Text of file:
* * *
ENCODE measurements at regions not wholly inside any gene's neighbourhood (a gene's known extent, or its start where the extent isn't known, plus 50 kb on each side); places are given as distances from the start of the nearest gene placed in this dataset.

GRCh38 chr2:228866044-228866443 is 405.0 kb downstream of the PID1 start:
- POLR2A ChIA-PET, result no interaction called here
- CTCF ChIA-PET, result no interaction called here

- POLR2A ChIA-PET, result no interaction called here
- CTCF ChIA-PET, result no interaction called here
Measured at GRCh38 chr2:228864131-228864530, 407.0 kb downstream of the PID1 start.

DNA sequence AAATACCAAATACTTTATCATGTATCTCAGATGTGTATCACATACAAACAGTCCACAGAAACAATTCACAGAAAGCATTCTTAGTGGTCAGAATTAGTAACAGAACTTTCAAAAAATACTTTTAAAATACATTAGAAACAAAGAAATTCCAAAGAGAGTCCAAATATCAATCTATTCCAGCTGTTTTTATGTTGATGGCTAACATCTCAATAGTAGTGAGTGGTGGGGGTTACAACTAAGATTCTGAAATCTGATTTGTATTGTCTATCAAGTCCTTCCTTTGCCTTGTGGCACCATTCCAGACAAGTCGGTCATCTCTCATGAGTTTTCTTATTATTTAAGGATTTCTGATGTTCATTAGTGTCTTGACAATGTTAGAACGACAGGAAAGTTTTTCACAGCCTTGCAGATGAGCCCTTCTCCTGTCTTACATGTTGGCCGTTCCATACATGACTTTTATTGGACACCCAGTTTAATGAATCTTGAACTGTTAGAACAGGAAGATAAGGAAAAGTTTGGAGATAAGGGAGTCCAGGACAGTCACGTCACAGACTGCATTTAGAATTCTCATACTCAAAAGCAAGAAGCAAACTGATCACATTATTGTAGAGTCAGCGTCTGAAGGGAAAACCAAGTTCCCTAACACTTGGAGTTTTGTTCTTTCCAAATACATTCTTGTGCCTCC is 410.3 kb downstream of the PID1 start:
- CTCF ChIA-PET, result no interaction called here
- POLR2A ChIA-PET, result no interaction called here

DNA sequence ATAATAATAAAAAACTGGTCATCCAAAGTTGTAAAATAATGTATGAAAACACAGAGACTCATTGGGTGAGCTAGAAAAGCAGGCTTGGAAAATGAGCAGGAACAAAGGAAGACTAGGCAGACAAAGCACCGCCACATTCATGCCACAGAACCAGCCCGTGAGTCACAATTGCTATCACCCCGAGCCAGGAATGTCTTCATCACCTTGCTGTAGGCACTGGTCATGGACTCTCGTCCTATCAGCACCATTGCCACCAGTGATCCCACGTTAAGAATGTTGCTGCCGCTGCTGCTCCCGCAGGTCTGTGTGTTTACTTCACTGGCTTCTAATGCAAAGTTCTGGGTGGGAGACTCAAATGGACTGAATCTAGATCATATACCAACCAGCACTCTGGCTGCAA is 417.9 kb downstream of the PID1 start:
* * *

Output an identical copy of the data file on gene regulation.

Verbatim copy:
ENCODE measurements at regions not wholly inside any gene's neighbourhood (a gene's known extent, or its start where the extent isn't known, plus 50 kb on each side); places are given as distances from the start of the nearest gene placed in this dataset.

GRCh38 chr2:228866044-228866443 is 405.0 kb downstream of the PID1 start:
- POLR2A ChIA-PET, result no interaction called here
- CTCF ChIA-PET, result no interaction called here

- POLR2A ChIA-PET, result no interaction called here
- CTCF ChIA-PET, result no interaction called here
Measured at GRCh38 chr2:228864131-228864530, 407.0 kb downstream of the PID1 start.

DNA sequence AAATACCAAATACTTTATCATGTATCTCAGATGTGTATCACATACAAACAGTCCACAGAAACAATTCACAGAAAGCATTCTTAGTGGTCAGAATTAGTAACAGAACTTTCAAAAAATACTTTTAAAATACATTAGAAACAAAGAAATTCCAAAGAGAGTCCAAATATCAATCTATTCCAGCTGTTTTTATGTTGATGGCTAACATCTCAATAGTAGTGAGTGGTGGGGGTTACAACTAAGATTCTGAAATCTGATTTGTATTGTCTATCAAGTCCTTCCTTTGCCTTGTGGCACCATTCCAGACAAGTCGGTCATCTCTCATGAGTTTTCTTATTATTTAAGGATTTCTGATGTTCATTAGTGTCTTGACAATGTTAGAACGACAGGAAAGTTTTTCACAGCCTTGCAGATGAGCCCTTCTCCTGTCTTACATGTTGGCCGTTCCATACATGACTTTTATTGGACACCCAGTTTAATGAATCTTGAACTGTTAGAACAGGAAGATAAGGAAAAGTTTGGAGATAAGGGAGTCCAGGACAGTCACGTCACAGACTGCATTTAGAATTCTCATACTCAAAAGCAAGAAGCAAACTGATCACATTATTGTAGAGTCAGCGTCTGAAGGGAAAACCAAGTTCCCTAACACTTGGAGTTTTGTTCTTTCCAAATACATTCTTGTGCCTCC is 410.3 kb downstream of the PID1 start:
- CTCF ChIA-PET, result no interaction called here
- POLR2A ChIA-PET, result no interaction called here

DNA sequence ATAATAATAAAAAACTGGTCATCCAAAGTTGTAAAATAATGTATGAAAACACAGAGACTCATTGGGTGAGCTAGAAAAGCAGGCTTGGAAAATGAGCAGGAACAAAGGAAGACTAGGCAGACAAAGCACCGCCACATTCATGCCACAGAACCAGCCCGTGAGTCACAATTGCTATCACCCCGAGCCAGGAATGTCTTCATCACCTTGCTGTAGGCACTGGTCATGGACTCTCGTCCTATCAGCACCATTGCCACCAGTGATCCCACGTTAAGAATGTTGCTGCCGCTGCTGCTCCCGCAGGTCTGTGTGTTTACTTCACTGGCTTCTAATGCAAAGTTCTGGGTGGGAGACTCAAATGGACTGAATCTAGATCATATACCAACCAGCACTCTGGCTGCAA is 417.9 kb downstream of the PID1 start: